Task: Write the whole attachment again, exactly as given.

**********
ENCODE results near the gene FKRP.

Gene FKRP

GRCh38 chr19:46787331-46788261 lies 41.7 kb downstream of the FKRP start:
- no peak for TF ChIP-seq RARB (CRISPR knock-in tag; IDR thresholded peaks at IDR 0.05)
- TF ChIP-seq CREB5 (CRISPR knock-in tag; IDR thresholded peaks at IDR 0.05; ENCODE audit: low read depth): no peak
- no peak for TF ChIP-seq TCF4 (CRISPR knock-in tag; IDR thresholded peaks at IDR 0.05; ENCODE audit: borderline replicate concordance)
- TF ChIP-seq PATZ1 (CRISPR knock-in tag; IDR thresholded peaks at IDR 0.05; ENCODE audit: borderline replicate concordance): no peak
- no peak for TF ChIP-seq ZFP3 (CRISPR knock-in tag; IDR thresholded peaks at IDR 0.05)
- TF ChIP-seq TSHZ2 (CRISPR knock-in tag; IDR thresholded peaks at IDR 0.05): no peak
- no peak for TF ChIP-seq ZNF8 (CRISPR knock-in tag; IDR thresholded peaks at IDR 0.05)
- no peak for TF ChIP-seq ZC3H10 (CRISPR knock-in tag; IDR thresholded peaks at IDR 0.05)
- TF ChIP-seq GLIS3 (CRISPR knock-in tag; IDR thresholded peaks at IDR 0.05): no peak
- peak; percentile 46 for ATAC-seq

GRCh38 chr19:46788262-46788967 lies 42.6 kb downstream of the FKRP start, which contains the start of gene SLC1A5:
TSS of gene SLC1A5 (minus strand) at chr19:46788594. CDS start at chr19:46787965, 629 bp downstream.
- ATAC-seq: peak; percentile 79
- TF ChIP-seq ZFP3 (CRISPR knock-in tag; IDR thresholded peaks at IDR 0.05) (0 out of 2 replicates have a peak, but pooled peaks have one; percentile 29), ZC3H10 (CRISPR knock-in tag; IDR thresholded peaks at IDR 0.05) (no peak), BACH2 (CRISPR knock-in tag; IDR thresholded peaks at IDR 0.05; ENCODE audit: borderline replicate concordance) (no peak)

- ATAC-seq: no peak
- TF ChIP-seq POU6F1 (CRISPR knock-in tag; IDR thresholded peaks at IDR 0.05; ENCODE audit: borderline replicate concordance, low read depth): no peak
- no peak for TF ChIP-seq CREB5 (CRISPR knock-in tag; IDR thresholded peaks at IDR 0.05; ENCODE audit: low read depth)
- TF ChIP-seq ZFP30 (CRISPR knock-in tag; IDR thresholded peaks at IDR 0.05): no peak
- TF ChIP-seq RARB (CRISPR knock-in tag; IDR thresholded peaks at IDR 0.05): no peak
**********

ENCODE results near the gene FKRP.

Gene FKRP

GRCh38 chr19:46787331-46788261 lies 41.7 kb downstream of the FKRP start:
- no peak for TF ChIP-seq RARB (CRISPR knock-in tag; IDR thresholded peaks at IDR 0.05)
- TF ChIP-seq CREB5 (CRISPR knock-in tag; IDR thresholded peaks at IDR 0.05; ENCODE audit: low read depth): no peak
- no peak for TF ChIP-seq TCF4 (CRISPR knock-in tag; IDR thresholded peaks at IDR 0.05; ENCODE audit: borderline replicate concordance)
- TF ChIP-seq PATZ1 (CRISPR knock-in tag; IDR thresholded peaks at IDR 0.05; ENCODE audit: borderline replicate concordance): no peak
- no peak for TF ChIP-seq ZFP3 (CRISPR knock-in tag; IDR thresholded peaks at IDR 0.05)
- TF ChIP-seq TSHZ2 (CRISPR knock-in tag; IDR thresholded peaks at IDR 0.05): no peak
- no peak for TF ChIP-seq ZNF8 (CRISPR knock-in tag; IDR thresholded peaks at IDR 0.05)
- no peak for TF ChIP-seq ZC3H10 (CRISPR knock-in tag; IDR thresholded peaks at IDR 0.05)
- TF ChIP-seq GLIS3 (CRISPR knock-in tag; IDR thresholded peaks at IDR 0.05): no peak
- peak; percentile 46 for ATAC-seq

GRCh38 chr19:46788262-46788967 lies 42.6 kb downstream of the FKRP start, which contains the start of gene SLC1A5:
TSS of gene SLC1A5 (minus strand) at chr19:46788594. CDS start at chr19:46787965, 629 bp downstream.
- ATAC-seq: peak; percentile 79
- TF ChIP-seq ZFP3 (CRISPR knock-in tag; IDR thresholded peaks at IDR 0.05) (0 out of 2 replicates have a peak, but pooled peaks have one; percentile 29), ZC3H10 (CRISPR knock-in tag; IDR thresholded peaks at IDR 0.05) (no peak), BACH2 (CRISPR knock-in tag; IDR thresholded peaks at IDR 0.05; ENCODE audit: borderline replicate concordance) (no peak)

- ATAC-seq: no peak
- TF ChIP-seq POU6F1 (CRISPR knock-in tag; IDR thresholded peaks at IDR 0.05; ENCODE audit: borderline replicate concordance, low read depth): no peak
- no peak for TF ChIP-seq CREB5 (CRISPR knock-in tag; IDR thresholded peaks at IDR 0.05; ENCODE audit: low read depth)
- TF ChIP-seq ZFP30 (CRISPR knock-in tag; IDR thresholded peaks at IDR 0.05): no peak
- TF ChIP-seq RARB (CRISPR knock-in tag; IDR thresholded peaks at IDR 0.05): no peak